So the Neolithic Revolution is a super important period of time in human history. Its focus for humans shifted from a largely nomadic or hunter-gatherer lifestyle to an agrarian or agricultural lifestyle. And in other words, we went from predominantly hunting and finding our food to growing it and farming it.
Now, you may ask why does this matter? Well, the development of agriculture is one of the most important developments in human history because it allowed for communities to develop into civilizations, where the exchange of ideas and interdependence allowed for tremendous cultural and technological growth.
Now, the concept of civilization is rather complex, but let me streamline it a bit for you. Or in fact, a lot. Simply put, a civilization is a human community that exhibits a range of complexity in terms of social stratification-- how people are divided up-- technological achievements, such as the use of the wheel, the development of a form of writing, and the use of flood control devices, and cultural development. A civilization is more than just a group of people hanging out.
The use of controlled space is a common theme of the architecture in the Middle East. And this example on the right is a reconstruction of the Ishtar Gate, one of the gates. And I believe it's the eighth gate to the walled city of ancient Babylon. Now, just this example here is quite impressive. And this is essentially the idea behind the use of controlled space-- a ruler used this type of architecture as a way of, posturing or expressing a ruler's authority and power over his subjects, while also serving to intimidate his opponents.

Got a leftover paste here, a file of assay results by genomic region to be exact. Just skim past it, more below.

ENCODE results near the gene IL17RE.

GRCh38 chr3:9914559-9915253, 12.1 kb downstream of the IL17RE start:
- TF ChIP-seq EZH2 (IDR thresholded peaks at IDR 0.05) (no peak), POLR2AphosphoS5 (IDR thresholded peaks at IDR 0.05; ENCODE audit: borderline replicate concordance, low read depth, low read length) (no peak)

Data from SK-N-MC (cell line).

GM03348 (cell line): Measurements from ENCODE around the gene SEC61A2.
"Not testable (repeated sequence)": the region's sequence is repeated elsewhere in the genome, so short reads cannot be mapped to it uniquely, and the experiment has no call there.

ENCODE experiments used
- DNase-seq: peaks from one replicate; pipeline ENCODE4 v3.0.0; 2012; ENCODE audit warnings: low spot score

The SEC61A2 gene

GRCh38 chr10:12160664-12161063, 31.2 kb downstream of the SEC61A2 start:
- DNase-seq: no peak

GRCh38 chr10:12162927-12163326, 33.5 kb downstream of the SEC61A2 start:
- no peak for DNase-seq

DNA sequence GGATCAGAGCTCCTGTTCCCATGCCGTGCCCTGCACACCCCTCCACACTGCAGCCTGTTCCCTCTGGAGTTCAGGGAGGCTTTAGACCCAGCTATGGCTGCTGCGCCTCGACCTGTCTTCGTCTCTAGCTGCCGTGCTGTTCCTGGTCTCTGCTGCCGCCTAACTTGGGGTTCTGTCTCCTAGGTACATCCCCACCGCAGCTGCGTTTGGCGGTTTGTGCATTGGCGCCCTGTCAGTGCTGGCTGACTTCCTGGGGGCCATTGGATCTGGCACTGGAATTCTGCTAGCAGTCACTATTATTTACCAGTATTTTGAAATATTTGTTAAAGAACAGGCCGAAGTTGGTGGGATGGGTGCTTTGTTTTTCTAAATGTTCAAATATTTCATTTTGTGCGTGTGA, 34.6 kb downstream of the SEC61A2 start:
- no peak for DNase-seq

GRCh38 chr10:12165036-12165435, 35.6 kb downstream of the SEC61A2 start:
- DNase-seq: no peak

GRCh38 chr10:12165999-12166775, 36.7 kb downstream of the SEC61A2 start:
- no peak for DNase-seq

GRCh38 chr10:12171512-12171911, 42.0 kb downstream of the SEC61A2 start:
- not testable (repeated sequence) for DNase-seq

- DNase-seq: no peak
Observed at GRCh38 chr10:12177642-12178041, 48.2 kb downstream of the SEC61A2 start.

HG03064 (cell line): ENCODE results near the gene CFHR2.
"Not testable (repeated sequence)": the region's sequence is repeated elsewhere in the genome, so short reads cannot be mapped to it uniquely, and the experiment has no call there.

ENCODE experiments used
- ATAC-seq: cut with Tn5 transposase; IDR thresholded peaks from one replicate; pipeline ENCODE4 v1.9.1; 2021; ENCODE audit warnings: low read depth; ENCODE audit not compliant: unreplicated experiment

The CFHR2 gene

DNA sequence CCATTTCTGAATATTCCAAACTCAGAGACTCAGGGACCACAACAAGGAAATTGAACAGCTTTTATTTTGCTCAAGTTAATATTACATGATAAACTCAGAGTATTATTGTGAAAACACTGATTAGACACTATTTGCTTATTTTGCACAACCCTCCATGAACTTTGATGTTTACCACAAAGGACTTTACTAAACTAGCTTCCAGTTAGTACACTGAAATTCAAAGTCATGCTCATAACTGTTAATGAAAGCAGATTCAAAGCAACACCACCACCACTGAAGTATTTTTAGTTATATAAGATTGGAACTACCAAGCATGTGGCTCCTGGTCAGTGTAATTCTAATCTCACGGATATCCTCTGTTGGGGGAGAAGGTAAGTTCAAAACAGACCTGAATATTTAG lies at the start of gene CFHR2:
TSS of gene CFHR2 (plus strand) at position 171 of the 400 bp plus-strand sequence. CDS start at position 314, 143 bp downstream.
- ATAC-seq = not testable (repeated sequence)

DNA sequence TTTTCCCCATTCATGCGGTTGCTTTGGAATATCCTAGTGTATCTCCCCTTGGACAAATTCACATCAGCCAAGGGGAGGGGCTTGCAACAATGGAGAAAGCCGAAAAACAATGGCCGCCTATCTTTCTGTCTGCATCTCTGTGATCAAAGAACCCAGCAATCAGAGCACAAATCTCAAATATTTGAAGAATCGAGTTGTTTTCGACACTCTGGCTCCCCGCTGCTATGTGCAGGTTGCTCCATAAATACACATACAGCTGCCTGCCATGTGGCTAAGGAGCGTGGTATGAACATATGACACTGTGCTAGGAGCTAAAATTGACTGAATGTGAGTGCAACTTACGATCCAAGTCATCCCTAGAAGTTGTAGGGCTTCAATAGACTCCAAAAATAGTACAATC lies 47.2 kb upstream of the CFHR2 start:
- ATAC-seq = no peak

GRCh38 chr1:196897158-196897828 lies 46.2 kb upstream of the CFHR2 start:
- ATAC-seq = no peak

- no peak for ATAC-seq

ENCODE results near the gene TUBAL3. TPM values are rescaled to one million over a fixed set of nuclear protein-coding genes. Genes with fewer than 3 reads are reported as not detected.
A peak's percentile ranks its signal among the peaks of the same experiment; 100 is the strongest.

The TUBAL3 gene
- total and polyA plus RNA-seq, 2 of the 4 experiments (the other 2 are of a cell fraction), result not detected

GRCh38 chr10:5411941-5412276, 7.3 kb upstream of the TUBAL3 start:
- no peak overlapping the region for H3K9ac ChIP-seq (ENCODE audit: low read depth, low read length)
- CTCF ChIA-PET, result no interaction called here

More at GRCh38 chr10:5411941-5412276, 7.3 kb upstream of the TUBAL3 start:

So that brings us to the end of this lesson. Let's take a look at our objectives to see if we met them. Now that you've seen the lesson, are you able to identify and define today's key terms, discuss the idea of controlled space and how it relates to architecture, and explain some of the important social, cultural, and technological innovations of the Ancient Near East, and explain the geographic influence of the Fertile Crescent on the development of civilization in that area?
Once again, the big idea for today is that the Fertile Crescent of the Middle and Near East was one of the first major areas of cultural and artistic growth in history. Well, that's it for today. I'd like to thank you for joining me. I'll see you next time.
Image of World Map Creative Commons http://en.wikipedia.org/wiki/File:Iraq_(orthographic_projection).svg; Image of Map of Fertile Crescent Creative Commons http://en.wikipedia.org/wiki/File:Map_of_fertile_cresent.svg; Image of Ishtar Gate Creative Commons http://en.wikipedia.org/wiki/File:Ishtar_Gate_at_Berlin_Museum.jpg
A type of civic design intended to impress or intimidate the viewer.
An agricultural region in the Middle and Near East, in the past it was fertile but now partly desert.
Ancient area between the Tigris and Euphrates rivers.